This is a statistic that may take a second to sink in: New research found that 45% of all rural counties in the US had no hospital-based obstetric services during the 10-year period they were studied. 45 percent. That means that almost half of rural counties had no hospital obstetric service anywhere in the country. Not only is it shocking, the research—from the Rural Health Research Center at the University of Minnesota—may shed light onto recent findings that women in the US have the highest maternal death rates of any developed country. We are not providing maternal care for women—and they’re dying because of it.
Now, to put this in perspective, childbirth is the most common cause of hospitalization in the country. Yet, we’re simply not providing the services to hospitalize in certain areas. The research found that almost 2 million women of reproductive age lived in the rural counties studied. That’s a shocking amount of women without access to what, in many other countries, would be considered a basic necessity of medical care. This isn’t even about cost or access—it's about the fact that they don’t even exist.
And the problem isn’t getting better—in fact, it’s getting worse. The same research found that, in the 10 years they studied, 9% of counties lost their services. How, in the 21st century, are we removing basic healthcare for pregnant women and mothers, rather than increasing it? There are a host of factors, but none of them really explain how it’s gotten so bad.
A huge part of the issue seems to be cyclical—when there are too few maternal services, it puts a huge amount of pressure on practices that do offer them, so those practices, in turn, may drop obstetric services if they’re feeling overwhelmed. “Right now we’re in a downward spiral,” Dr. Adrienne Zertuche, an OB/GYN and the president of Georgia Maternal and Infant Health Research Group, told Atlanta magazine. “If you practice in a small town where there were once three or four physicians, that’s not terrible if all of them are taking OB calls. But if one retires or moves away, and there’s no way to replace them, the remaining physicians take on a greater burden. And if one of those is a mom of three with lots of family demands, she might drop out, too. And then maternity care in that town has just self-destructed.” It’s far too common. For women affected, especially black women and Medicaid beneficiaries in these rural areas, they’re losing vital services. Driving hours for medical attention—or to deliver your baby—is simply not acceptable, but it is happening, because there are too few services and they just can’t cope.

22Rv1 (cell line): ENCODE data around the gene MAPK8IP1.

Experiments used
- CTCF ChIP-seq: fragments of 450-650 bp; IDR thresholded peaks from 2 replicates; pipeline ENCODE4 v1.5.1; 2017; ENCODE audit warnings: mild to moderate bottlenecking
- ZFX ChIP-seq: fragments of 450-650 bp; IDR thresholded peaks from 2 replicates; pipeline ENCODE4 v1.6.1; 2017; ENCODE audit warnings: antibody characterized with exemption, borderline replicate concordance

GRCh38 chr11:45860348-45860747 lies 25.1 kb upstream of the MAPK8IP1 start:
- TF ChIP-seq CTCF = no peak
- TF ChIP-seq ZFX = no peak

There are a few different angles from which the issue needs to be tackled. One suggestion is that greater access to Medicaid coverage during pregnancy could make it more financially viable to provide services in rural areas. Another is making it more desirable to practitioners—both the rural locations and the practice of obstetrics. “There have been some successes. In 2014 the Georgia House of Representatives passed a bill to make it easier for OBs to qualify for tuition reimbursement so long as they practice in areas of need,” Atlanta magazine reports. “If eligible, they can receive up to $25,000 in annual loan repayment for up to four years. The state has also tried increasing its funding for OB/GYN residency slots.” There’s hope that attracting new doctors can break the cycle of over-burdening and provide more services to women in these areas and it needs to happen fast. It can be traumatizing to need to travel these distances during some of the most stressful periods of your life. And for some women, it’s deadly.
Change may be coming in some places, but for millions of women living in rural areas, they can’t wait that long. It’s an embarrassment that this is happening in our country and that, if you’re already in the vulnerable position of being pregnant and far away from care, the onus is on you to come up with a solution.
So remember, planning is key. "Labor and delivery involves many uncertainties," Peiyin Hung, a postdoctoral associate at Yale School of Public Health and lead author of the study, told Broadly. "Patients' needs in obstetrics may change rapidly and without warning, leaving rural women without immediate access to needed care. The farther a hospital-based obstetric care is from home, the more planning measures are needed for a rural family. Previous studies have showed psychological burdens from traveling for childbirths." So make sure that you know where you care is located, how to get there, and make any practical planning you can in advance.
If you’re lucky enough to have good insurance and live in an area with easy access to healthcare, it’s difficult to imagine what it would be like to be miles away from the nearest doctor to help you during a dangerous and difficult time. The fact that services are closing, rather than spreading, in the 21st century should cause a moment of self-reflection for our country.